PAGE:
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See detailGenetic variations in toll-like receptor pathway and lung function decline in Cystic fibrosis patients.
Haerynck, F.; Mahachie John, Jestinah ULg; Van Steen, Kristel ULg et al

in Human immunology (2013), 74(12), 1649-55

The toll-like receptor (TLR) family maintains pulmonary homeostasis by pathogen recognition, clearance and regulation of inflammation. Genes affecting inflammation response play a key role in modifying ... [more ▼]

The toll-like receptor (TLR) family maintains pulmonary homeostasis by pathogen recognition, clearance and regulation of inflammation. Genes affecting inflammation response play a key role in modifying Cystic fibrosis (CF) lung disease severity. We assessed the impact of single nucleotide polymorphisms (SNPs) of TLR genes (TLR1 to TLR10, CD14, lipopolyssacharide-binding protein (LBP)) on lung function in CF patients. Each SNP was tested for time-dependent effect on FEV1, using six genetic models. In addition, we investigated associations between SNP genotypes and extreme subject specific slopes of FEV1 decline. Variant alleles of polymorphisms of TLR2 rs1898830, rs5743708, and rs3804100 demonstrated a consistent association with lung disease severity (p = 0.008, p = 0.006 and p = 0.029 respectively). Patients homozygous for variant C allele of TLR5 polymorphism rs5744174 are more frequently associated with extreme fast FEV1 decline (OR: 20 (95% Confidence Interval:1.85-216.18)). Patients homozygous AA for TLR1 polymorphism rs5743551 are more frequently associated with faster decline of FEV1 compared to heterozygous genotype (OR:7.33 (95% CI:1.63-33.11). Our findings indicate that variations in TLR1, TLR2 and TLR5 genes may influence CF lung function decline. Further functional analysis is required to provide new insights into the pathogenesis of TLRs in CF lung disease severity. [less ▲]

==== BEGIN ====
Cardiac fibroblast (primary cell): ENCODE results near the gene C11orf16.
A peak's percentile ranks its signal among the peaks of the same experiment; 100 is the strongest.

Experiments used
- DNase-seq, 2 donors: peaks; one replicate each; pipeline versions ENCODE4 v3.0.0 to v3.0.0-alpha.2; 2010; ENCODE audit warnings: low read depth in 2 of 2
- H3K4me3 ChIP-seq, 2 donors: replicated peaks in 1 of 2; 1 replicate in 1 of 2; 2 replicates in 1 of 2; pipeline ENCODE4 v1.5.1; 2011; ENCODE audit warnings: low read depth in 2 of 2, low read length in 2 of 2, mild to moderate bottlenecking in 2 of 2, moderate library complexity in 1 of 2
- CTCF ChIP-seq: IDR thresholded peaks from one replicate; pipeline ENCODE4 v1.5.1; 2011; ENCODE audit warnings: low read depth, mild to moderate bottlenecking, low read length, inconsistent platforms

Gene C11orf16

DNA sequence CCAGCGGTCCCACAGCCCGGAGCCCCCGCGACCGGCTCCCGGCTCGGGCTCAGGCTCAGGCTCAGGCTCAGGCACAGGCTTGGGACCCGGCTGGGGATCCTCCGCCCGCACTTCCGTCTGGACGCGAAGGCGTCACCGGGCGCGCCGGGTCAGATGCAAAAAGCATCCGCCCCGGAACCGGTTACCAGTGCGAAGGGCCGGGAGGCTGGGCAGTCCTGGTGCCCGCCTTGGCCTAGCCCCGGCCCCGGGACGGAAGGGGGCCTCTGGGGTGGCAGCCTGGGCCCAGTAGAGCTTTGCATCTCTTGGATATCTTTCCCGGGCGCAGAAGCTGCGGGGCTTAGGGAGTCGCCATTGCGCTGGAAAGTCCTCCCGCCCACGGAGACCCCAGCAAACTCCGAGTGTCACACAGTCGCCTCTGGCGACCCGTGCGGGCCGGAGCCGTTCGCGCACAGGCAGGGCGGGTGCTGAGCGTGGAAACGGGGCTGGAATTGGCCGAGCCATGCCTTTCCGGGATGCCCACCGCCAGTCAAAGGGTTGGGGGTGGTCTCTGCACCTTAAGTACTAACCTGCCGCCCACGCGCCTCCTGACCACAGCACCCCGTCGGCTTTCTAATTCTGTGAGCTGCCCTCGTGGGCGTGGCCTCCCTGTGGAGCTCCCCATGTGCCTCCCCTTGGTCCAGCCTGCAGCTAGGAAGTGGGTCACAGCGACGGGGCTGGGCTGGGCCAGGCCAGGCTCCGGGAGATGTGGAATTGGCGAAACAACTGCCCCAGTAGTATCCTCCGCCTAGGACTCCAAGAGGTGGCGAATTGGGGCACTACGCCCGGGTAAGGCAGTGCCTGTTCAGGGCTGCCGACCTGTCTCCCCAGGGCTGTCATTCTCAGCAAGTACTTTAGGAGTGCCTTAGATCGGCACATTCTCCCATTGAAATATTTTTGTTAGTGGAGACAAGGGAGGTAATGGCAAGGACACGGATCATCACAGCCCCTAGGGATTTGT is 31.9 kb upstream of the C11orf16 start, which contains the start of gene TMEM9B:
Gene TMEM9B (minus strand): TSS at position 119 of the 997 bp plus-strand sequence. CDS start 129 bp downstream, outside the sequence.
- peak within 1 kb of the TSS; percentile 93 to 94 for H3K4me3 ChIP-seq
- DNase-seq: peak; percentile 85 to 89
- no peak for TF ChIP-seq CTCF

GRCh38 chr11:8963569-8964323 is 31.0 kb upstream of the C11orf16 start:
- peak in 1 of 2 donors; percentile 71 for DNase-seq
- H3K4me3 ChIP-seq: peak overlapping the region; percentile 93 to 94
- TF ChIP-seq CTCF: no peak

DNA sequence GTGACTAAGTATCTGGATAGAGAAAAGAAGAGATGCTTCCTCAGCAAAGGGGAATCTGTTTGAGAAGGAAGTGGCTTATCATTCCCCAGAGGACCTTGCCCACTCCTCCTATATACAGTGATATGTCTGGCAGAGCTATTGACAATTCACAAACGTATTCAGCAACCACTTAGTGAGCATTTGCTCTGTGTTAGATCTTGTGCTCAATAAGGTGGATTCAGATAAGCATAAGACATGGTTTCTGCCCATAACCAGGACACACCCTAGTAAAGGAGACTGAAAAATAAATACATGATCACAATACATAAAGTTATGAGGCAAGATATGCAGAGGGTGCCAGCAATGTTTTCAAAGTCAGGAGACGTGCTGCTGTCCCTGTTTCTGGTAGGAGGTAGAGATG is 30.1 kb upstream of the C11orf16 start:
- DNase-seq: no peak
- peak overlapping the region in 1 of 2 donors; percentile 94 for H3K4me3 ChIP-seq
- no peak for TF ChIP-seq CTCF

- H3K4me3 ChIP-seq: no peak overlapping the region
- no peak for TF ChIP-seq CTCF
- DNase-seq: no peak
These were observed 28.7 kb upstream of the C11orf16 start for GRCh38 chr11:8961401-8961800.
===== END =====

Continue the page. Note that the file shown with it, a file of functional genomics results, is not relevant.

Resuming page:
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See detailRenal insufficiency, a frequent complication with age in oral-facial-digital syndrome type I.
Saal, S.; Faivre, L.; Aral, B. et al

in Clinical Genetics (2009)

Saal S, Faivre L, Aral B, Gigot N, Toutain A, Van Maldergem L, Destree A, Maystadt I, Cosyns J-P, Jouk P-S, Loeys B, Chauveau D, Bieth E, Layet V, Mathieu M, Lespinasse J, Teebi A, Franco B, Gautier E ... [more ▼]

Saal S, Faivre L, Aral B, Gigot N, Toutain A, Van Maldergem L, Destree A, Maystadt I, Cosyns J-P, Jouk P-S, Loeys B, Chauveau D, Bieth E, Layet V, Mathieu M, Lespinasse J, Teebi A, Franco B, Gautier E, Binquet C, Masurel-Paulet A, Mousson C, Gouyon J-B, Huet F, Thauvin-Robinet C. Renal insufficiency, a frequent complication with age in oral-facial-digital syndrome type I. The oral-facial-digital syndrome type I (OFD I) is characterized by multiple congenital malformations of the face, oral cavity and digits. A polycystic kidney disease (PKD) is found in about one-third of patients but long-term outcome and complications are not well described in the international literature. Renal findings have been retrospectively collected in a cohort of 34 females all carrying a pathogenic mutation in the OFD1 gene with ages ranging from 1 to 65 years. Twelve patients presented with PKD - 11/16 (69%) if only adults were considered -with a median age at diagnosis of 29 years [IQR (interquartile range) = (23.5-38)]. Among them, 10 also presented with renal impairment and 6 were grafted (median age = 38 years [IQR = (25-48)]. One grafted patient under immunosuppressive treatment died from a tumor originated from a native kidney. The probability to develop renal failure was estimated to be more than 50% after the age of 36 years. Besides, neither genotype-phenotype correlation nor clinical predictive association with renal failure could be evidenced. These data reveal an unsuspected high incidence rate of the renal impairment outcome in OFD I syndrome. A systematic ultrasound (US) and renal function follow-up is therefore highly recommended for all OFD I patients. [less ▲]

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